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BEYOND THE STORM — Continuing forward: Lamar State receives support, supports others in wake of Harvey

Tropical Storm Harvey negatively impacted enrollment at Lamar State College Port Arthur, but the school has received plenty of financial support in the months since the weather event.

Documents provided by Lamar State indicate that 1,981 students were enrolled for the spring 2018 semester, a drop from 2,293 in fall 2017. The fall enrollment was an increase of 221 students from spring 2017.

“The impact for many of our students was devastating,” Lamar State public information officer Gerry Dickert said in an email. “That enrollment decrease could have been far worse, though. One of the most impressive things that happened after the storm was the support of our community for our students. Our industrial partners became the backbone of that support. We received money and supplies to aid our students in their efforts to return to school. That really helped minimize the impact on our enrollment.”

High-dollar donations

The college received a $500,000 donation from former Texaco plant manager Ed Hogenson, whose daughter, Debbie Spittler, is a Lamar State graduate and financial adviser for Edward Jones. That donation, Dickert said, will primarily fund new equipment for the college’s business office administration programs.

One document listed 22 donations totaling $128,585 in addition to supplies to Lamar State. The biggest monetary donation came from the Port Arthur Education Foundation, $74,235, while Motiva Enterprises LLC provided 243 refurbished laptops.

Many of the donors were industries from Port Arthur and across the U.S., including Columbus, Ohio-based McGraw-Hill Education and Lincoln, Nebraska’s Inceptia. A women’s group from Hillcrest Baptist Church even provided purses, while South Texas Community College in McAllen and State Fair Community College in Sedalia, Missouri, donated unnamed supplies. (State Fair’s foundation in Warsaw, Missouri, gave 25 $20 Subway Gift Cards.)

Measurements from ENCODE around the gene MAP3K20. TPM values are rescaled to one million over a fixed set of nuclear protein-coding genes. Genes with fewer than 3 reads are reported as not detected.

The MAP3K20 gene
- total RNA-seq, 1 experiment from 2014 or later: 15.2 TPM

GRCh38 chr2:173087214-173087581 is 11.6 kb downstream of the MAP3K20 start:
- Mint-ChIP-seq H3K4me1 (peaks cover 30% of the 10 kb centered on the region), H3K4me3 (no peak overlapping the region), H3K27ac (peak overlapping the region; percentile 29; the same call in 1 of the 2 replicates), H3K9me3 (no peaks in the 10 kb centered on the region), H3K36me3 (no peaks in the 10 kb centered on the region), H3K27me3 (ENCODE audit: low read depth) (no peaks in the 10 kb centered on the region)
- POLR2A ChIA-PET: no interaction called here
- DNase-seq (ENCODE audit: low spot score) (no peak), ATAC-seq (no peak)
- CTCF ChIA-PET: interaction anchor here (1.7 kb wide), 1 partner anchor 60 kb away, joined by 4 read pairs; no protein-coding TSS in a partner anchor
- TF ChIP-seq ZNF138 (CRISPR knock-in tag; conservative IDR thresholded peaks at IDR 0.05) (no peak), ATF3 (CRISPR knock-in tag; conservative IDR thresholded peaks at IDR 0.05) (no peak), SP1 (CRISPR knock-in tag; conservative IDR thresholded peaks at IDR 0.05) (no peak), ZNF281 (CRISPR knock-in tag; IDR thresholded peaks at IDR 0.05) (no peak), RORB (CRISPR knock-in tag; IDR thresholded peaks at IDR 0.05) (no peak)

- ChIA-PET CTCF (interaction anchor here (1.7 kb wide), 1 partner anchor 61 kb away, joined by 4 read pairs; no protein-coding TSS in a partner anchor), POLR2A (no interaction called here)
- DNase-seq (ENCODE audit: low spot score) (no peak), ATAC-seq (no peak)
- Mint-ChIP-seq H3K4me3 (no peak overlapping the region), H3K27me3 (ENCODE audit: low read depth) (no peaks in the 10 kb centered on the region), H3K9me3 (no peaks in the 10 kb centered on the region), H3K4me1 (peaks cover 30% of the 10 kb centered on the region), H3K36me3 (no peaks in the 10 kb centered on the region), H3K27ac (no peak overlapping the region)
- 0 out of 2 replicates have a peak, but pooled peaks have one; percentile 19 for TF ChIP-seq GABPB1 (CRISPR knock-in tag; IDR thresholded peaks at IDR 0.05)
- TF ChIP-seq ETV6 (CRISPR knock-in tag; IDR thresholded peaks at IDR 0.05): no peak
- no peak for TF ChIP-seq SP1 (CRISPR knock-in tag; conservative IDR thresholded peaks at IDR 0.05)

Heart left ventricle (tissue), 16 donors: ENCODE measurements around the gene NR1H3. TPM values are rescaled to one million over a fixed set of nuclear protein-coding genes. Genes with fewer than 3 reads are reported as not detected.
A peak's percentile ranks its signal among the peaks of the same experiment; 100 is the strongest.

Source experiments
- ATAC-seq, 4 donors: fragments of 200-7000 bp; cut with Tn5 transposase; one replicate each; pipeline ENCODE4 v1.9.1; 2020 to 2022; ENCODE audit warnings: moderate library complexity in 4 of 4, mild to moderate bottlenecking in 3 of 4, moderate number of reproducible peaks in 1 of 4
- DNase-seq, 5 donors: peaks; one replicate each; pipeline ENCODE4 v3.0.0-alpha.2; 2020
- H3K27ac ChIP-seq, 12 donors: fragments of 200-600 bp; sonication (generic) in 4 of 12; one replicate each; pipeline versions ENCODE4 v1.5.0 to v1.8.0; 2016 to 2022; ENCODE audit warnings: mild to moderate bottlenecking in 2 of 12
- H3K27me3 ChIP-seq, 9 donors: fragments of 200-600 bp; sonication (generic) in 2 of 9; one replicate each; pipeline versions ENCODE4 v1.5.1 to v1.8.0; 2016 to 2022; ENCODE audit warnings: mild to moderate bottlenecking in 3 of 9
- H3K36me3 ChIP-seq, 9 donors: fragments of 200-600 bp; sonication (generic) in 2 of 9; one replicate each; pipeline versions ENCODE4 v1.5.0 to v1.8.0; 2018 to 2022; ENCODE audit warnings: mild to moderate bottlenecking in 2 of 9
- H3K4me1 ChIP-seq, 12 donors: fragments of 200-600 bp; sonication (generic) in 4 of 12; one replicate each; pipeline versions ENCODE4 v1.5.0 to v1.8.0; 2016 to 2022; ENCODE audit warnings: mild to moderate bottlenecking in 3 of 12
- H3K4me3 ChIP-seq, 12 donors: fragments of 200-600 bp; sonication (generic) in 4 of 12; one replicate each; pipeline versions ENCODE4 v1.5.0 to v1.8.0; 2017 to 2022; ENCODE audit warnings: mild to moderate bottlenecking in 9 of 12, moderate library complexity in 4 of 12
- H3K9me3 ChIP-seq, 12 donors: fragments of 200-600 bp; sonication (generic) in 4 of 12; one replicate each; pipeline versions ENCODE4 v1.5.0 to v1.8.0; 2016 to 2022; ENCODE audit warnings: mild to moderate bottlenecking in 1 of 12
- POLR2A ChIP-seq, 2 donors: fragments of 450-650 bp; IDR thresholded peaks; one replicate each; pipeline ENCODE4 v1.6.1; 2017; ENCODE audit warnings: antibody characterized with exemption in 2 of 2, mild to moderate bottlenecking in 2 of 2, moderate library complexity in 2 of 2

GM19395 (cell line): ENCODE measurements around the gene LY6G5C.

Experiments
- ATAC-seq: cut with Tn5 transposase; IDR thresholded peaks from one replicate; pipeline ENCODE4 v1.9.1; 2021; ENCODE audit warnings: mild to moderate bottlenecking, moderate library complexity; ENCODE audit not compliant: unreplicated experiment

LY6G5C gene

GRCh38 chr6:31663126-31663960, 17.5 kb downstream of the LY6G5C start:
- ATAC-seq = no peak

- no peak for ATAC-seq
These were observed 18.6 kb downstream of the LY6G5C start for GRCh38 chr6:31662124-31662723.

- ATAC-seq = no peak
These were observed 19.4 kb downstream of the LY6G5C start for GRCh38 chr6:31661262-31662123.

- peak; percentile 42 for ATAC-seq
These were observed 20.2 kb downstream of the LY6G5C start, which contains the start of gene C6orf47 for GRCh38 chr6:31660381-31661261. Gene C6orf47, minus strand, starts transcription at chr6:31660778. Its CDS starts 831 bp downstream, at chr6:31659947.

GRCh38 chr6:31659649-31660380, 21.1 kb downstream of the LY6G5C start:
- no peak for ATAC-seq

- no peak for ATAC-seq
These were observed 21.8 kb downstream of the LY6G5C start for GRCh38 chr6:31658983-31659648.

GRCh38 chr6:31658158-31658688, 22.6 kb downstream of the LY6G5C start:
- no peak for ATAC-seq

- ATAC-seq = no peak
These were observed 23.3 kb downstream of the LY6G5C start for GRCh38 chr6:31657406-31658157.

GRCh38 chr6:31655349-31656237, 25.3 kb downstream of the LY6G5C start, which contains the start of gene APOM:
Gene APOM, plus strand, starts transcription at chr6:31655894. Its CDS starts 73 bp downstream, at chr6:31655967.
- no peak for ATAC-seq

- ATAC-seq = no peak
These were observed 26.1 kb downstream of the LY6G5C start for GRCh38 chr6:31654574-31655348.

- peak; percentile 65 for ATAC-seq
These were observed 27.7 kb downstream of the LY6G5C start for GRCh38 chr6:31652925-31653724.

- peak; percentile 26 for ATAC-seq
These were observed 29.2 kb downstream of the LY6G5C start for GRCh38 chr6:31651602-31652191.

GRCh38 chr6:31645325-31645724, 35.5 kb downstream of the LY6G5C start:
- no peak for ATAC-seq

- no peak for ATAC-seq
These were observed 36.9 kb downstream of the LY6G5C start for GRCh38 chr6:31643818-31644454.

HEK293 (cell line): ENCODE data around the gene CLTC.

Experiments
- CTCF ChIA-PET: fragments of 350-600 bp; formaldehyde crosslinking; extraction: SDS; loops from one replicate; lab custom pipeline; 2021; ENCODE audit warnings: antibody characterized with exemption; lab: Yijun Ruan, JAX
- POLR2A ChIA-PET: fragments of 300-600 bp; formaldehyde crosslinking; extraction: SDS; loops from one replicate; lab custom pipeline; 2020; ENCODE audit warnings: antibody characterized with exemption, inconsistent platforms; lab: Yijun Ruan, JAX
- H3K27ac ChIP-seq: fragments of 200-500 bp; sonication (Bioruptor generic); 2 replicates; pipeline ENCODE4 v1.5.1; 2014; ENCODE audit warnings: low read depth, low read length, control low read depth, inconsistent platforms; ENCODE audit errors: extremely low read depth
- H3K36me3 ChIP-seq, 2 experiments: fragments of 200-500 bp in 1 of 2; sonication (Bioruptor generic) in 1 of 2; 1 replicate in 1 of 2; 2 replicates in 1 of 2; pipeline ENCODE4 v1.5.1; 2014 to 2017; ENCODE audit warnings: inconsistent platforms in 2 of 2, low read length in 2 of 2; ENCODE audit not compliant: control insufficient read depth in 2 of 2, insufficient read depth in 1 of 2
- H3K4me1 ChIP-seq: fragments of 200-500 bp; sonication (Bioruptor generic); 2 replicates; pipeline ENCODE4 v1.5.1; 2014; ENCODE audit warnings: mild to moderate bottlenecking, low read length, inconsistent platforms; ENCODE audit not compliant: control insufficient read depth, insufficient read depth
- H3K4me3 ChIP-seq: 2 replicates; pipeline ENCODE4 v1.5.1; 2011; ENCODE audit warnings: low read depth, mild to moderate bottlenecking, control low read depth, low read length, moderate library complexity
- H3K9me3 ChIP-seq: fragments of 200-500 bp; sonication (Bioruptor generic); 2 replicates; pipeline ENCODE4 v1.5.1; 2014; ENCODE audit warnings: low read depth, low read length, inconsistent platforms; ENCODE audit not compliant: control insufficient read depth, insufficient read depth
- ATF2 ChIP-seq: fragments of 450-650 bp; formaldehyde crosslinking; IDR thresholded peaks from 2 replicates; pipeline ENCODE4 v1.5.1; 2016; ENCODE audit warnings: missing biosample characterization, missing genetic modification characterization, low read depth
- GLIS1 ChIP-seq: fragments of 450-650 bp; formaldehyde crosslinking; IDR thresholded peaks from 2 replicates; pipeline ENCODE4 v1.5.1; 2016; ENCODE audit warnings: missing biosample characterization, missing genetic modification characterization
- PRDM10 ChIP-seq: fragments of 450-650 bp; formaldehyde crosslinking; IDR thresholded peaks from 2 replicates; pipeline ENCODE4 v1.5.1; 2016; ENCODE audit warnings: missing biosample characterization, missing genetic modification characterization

The Port Arthur Higher Education Foundation provided 851 scholarships in the amount of $693,349 for fall 2017 and spring 2018, and the Port Arthur Education Foundation provided a $174,000 grant designated primarily for supplies lost in the hurricane, according to additional figures Dickert provided.

“The support of the community has been huge and the backing of our industrial partners has really assisted in the growth of the college, not to mention the growing number of career opportunities for our students,” Dickert said.

Emergency shelter

Lamar State served as an emergency shelter for the first three days after the storm with about 300 people housed in the Carl Parker Center, Dickert said. Those evacuees were taken to a more permanent shelter at Thomas Jefferson Middle School on Jefferson Drive.

“Several students, faculty and staff members moved into the Seahawk Landing apartments, located on campus, after the storm,” Dickert said. “Some still are living in the apartments as they work to find new housing or as they wait for the repair of their homes.”

Vuylsteke Home and White Haven, two historic homes on campus, also housed evacuees.

“The college has established a food pantry, not just in response to the need after Harvey but also for those in general need of food or basic toiletries,” Dickert said.

The Port Arthur ISD and Port Arthur Library moved their administrative offices to Lamar State in the wake of Harvey. The permanent headquarters for both are on Ninth Avenue near State Highway 73 and received extensive damage in the storm.

New study options

The college is touting some of its successful areas of study in hopes of drawing more students, including the allied health department.

“We offer students the chance to start out pursuing a nurse aide certificate, but we don’t stop there,” Dickert said. “Students can continue forward with their training, elevating to a licensed vocational nurse and, ultimately, a registered nurse through our upward mobility program.”

Lamar State is seeing growth, Dickert said, in drafting technology and heating, ventilation and air-conditioning, two new programs that joined process technology and instrumentation technology in the new Sheila McCarthy Umphrey Industrial Technology Center.

“With the ongoing improvement to existing programs and facilities, and the addition of drafting and HVAC, we expect a continued increase in enrollment,” Dickert said. “We dealt with the aftermath of Harvey at the start of the fall 2017 semester, then the ice storm in early 2018 caused a delay to the start of the spring 2018 semester. If we can keep Mother Nature at bay, I think we’ll see a continued increase in numbers as we approach the fall 2018 semester.”

Information on Lamar University’s enrollment and donations in Harvey’s wake was requested as well, but The News did not receive a response.

This story appeared in Volume 2 of The Port Arthur News Profile, April 15, 2018

About I.C. Murrell

I.C. Murrell was promoted to editor of The News, effective Oct. 14, 2019. He previously served as sports editor since August 2015 and has won or shared eight first-place awards from state newspaper associations and corporations. He was born in Memphis, Tennessee, grew up mostly in Pine Bluff, Arkansas, and graduated from the University of Arkansas at Monticello.

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